It took Jeremiah a while to see all this. He did not have an easy life or an easy career as a prophet. He was hated and mistreated in many and various ways for speaking this Word of God to the people. But with this picture of the potter he was not only given a word to preach, but a word to believe - for God had told him the same thing when he called him to be a prophet, as we heard last week. For at that time he told Jeremiah: Before I formed you in the womb I knew you (Jer 1:5). God is the potter, the former, in Hebrew the yotzer; and you are the yatzah, what He is forming.
It is not the other way around, though that’s what we often want to think and the way we want it to be. That we are forming our own lives, our own futures, our own destinies, and we want to shape God to fit what we want. But that way leads only to death. For we are not yotzers, potters, and when we put our hand to the wheel, we quickly make a mess of it all. That is what happened to Israel and now to Judah. And so Jeremiah is calling on them - and us - to repent and to trust the real yotzer, the real potter, the One who made us in the womb, and is forming us now, that life be at work in us.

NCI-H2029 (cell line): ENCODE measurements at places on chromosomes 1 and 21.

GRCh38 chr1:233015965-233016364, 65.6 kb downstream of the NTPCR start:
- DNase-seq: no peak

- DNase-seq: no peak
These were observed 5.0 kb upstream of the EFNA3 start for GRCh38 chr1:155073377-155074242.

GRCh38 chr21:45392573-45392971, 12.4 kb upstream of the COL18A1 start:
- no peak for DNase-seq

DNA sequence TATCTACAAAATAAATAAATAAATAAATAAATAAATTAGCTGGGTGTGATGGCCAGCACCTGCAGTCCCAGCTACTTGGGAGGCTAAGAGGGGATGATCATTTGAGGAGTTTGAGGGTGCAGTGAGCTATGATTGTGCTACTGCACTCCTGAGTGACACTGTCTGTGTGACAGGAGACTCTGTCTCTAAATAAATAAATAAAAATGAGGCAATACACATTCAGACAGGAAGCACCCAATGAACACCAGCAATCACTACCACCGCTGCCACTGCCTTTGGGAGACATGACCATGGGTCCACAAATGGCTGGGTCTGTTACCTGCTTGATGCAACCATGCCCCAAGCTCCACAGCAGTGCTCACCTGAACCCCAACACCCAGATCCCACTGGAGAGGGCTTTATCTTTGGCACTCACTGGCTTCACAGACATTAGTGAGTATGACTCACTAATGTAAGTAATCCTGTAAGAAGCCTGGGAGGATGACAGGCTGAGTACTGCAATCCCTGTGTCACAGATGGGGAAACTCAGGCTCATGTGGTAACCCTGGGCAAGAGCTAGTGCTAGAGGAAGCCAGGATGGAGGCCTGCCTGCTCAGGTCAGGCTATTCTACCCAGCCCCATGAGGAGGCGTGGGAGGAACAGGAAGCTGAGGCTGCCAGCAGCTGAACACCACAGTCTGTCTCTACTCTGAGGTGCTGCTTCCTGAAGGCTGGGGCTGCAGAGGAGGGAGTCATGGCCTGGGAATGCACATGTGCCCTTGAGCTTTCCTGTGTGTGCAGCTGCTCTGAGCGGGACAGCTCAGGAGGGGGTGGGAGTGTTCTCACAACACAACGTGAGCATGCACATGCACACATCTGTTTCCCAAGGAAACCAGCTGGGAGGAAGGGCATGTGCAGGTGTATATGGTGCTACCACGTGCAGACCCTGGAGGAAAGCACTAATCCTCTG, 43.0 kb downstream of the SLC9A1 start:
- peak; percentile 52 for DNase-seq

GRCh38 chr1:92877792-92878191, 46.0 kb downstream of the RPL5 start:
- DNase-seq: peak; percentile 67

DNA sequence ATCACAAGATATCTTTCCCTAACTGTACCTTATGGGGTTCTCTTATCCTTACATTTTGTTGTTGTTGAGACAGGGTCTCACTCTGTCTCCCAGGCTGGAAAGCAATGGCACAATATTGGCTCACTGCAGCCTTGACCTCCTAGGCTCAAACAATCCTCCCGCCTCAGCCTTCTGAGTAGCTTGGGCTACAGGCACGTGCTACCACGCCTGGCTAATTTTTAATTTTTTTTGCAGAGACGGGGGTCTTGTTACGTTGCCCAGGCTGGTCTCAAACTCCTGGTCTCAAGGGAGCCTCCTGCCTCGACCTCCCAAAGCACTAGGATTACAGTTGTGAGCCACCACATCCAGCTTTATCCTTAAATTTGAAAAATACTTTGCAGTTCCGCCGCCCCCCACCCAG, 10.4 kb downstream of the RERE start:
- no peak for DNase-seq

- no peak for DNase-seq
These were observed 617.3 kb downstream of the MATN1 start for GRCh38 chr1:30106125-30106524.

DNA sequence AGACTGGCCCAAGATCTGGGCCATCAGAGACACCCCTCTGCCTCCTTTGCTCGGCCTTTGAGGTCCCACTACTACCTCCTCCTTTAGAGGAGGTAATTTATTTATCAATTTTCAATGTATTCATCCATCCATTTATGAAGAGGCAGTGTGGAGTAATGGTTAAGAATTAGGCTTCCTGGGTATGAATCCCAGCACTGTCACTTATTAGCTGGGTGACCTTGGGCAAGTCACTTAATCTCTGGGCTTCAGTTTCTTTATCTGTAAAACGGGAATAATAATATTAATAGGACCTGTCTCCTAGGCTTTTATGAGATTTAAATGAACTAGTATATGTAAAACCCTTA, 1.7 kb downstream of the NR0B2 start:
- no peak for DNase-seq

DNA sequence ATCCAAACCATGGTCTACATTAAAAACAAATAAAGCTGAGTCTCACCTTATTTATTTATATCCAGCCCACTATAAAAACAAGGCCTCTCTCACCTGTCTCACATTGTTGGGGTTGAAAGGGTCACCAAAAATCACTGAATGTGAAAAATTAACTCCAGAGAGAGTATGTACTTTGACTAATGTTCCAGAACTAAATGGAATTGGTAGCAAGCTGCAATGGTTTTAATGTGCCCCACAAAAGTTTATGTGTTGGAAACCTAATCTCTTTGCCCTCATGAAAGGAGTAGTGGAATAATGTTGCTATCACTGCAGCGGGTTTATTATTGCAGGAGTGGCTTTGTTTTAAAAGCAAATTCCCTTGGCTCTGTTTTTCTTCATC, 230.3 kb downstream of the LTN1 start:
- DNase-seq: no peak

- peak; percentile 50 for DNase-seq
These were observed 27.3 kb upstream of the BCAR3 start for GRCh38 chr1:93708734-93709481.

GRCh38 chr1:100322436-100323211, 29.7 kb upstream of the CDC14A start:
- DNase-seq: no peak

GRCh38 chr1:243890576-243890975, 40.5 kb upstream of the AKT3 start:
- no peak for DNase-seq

And that you and I might see this, our Lord does not send us to the potter’s house, but to the manger. His manger. For truly there is our Lord’s “Pottery Barn” - where the Son of God is born in human flesh that the image of God be restored to mankind. That we see are realize that our Lord who came to us in the flesh then, comes to us in His Word and Sacrament now, that life be at work in us.